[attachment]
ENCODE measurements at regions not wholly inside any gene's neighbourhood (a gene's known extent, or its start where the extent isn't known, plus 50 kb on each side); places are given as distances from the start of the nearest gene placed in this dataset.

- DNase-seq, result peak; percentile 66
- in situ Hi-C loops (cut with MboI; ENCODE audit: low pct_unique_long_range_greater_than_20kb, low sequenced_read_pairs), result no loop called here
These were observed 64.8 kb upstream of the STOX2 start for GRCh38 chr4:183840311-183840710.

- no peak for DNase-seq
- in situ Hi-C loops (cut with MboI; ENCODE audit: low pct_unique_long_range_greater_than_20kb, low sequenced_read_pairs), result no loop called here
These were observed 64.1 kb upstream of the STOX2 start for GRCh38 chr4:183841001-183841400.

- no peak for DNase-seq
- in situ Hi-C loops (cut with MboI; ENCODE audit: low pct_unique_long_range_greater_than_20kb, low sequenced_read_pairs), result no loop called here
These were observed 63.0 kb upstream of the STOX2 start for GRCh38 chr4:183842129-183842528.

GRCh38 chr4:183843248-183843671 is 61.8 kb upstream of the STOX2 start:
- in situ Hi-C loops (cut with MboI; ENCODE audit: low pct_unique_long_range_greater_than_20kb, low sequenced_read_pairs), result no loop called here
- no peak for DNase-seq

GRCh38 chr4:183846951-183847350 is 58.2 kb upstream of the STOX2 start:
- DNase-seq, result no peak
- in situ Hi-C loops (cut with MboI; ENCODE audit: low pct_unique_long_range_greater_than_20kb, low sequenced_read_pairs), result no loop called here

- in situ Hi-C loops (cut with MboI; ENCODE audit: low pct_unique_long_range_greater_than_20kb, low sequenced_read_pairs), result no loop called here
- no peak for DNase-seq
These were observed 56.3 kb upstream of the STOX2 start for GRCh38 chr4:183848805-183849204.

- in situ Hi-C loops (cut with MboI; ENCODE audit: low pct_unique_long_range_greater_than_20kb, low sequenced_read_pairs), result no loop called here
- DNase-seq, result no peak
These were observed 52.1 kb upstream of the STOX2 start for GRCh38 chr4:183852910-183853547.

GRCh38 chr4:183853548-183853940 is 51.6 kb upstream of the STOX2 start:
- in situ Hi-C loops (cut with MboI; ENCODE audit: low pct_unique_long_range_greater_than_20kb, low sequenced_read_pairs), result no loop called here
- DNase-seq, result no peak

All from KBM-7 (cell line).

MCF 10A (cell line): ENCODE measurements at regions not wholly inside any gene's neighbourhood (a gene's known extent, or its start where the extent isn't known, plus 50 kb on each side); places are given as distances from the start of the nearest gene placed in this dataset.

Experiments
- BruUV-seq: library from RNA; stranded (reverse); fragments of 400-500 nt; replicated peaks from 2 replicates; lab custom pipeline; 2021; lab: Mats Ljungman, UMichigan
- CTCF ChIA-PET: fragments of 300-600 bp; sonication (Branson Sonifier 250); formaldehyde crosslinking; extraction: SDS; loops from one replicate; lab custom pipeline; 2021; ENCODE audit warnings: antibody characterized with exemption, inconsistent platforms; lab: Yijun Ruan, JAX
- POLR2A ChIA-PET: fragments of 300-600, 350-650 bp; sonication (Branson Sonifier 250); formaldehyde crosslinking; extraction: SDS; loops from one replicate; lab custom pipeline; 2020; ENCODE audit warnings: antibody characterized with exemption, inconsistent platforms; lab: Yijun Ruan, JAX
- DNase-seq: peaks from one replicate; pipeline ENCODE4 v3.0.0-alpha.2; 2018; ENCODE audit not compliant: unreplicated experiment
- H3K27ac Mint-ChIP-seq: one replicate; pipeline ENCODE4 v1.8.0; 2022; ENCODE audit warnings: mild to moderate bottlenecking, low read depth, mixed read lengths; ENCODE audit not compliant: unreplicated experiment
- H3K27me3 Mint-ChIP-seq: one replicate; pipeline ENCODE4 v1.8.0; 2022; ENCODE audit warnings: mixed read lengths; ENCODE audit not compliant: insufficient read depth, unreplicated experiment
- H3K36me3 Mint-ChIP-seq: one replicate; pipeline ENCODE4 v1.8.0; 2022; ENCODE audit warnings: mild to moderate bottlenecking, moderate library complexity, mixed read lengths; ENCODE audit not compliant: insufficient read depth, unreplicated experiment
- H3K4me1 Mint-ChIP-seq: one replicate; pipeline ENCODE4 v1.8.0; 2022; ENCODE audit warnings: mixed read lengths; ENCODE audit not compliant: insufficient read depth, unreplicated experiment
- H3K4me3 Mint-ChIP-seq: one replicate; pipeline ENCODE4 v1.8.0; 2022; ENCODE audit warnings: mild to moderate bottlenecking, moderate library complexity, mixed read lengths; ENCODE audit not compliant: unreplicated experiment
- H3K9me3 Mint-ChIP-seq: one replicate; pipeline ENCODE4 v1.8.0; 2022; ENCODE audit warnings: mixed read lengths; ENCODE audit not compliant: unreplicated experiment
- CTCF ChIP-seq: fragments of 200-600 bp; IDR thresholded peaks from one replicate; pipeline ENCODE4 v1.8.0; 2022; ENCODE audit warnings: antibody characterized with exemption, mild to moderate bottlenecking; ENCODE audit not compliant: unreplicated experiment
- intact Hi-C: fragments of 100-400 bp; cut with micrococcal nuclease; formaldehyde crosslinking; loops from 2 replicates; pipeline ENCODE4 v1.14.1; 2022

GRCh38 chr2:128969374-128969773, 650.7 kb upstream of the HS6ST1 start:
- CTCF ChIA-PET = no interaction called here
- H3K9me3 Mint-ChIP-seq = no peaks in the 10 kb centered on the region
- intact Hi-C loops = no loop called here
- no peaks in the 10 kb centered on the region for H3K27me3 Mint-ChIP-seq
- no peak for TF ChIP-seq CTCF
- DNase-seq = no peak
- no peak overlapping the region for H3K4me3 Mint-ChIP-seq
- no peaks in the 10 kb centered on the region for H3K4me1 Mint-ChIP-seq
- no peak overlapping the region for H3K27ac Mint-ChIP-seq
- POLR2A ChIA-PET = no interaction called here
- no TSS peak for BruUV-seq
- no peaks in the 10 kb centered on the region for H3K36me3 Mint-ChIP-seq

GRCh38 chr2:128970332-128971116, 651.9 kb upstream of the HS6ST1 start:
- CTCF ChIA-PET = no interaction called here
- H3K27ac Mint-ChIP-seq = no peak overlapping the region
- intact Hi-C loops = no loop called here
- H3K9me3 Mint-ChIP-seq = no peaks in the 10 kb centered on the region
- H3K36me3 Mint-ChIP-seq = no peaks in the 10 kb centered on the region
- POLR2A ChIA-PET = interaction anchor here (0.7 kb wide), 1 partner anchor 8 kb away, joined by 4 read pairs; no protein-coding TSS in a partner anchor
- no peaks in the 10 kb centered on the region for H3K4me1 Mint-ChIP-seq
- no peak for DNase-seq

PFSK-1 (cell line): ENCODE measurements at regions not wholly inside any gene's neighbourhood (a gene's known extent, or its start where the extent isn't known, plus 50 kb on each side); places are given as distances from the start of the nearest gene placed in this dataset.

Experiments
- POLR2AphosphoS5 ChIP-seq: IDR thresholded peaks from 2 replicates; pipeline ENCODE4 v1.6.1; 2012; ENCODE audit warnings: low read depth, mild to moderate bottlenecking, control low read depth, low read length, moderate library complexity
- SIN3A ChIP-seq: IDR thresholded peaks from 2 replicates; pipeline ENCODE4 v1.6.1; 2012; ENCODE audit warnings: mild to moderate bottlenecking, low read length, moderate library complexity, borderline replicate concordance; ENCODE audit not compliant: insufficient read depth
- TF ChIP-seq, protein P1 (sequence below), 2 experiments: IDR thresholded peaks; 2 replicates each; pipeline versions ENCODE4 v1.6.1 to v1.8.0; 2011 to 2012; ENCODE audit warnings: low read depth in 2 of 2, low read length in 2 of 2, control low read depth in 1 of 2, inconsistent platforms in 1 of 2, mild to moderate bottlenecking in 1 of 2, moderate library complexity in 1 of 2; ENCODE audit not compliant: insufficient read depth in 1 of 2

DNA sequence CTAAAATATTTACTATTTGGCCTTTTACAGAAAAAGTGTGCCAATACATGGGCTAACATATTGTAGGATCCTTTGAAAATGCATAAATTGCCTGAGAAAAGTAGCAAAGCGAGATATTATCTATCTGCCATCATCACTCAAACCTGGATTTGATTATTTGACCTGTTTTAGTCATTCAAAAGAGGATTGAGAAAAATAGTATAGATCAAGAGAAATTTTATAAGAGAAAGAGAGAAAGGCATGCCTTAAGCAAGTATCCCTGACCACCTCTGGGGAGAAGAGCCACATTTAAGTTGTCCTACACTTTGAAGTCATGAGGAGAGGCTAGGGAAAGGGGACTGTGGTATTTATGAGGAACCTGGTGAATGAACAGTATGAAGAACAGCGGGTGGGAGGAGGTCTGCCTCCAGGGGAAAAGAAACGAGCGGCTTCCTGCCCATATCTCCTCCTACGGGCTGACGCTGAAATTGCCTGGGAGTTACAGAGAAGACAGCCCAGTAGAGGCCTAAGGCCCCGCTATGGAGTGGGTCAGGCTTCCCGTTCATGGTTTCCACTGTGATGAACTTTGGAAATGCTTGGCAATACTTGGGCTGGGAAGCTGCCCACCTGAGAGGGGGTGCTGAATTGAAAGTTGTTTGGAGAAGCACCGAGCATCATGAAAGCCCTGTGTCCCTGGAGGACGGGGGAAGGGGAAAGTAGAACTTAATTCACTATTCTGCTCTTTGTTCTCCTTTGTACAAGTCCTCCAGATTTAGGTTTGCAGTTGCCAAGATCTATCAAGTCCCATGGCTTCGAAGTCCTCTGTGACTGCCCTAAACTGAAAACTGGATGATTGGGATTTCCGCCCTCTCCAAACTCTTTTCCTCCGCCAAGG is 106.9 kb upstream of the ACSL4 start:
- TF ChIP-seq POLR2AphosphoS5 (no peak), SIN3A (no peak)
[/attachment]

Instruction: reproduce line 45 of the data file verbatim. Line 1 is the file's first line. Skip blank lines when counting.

- no peaks in the 10 kb centered on the region for H3K27me3 Mint-ChIP-seq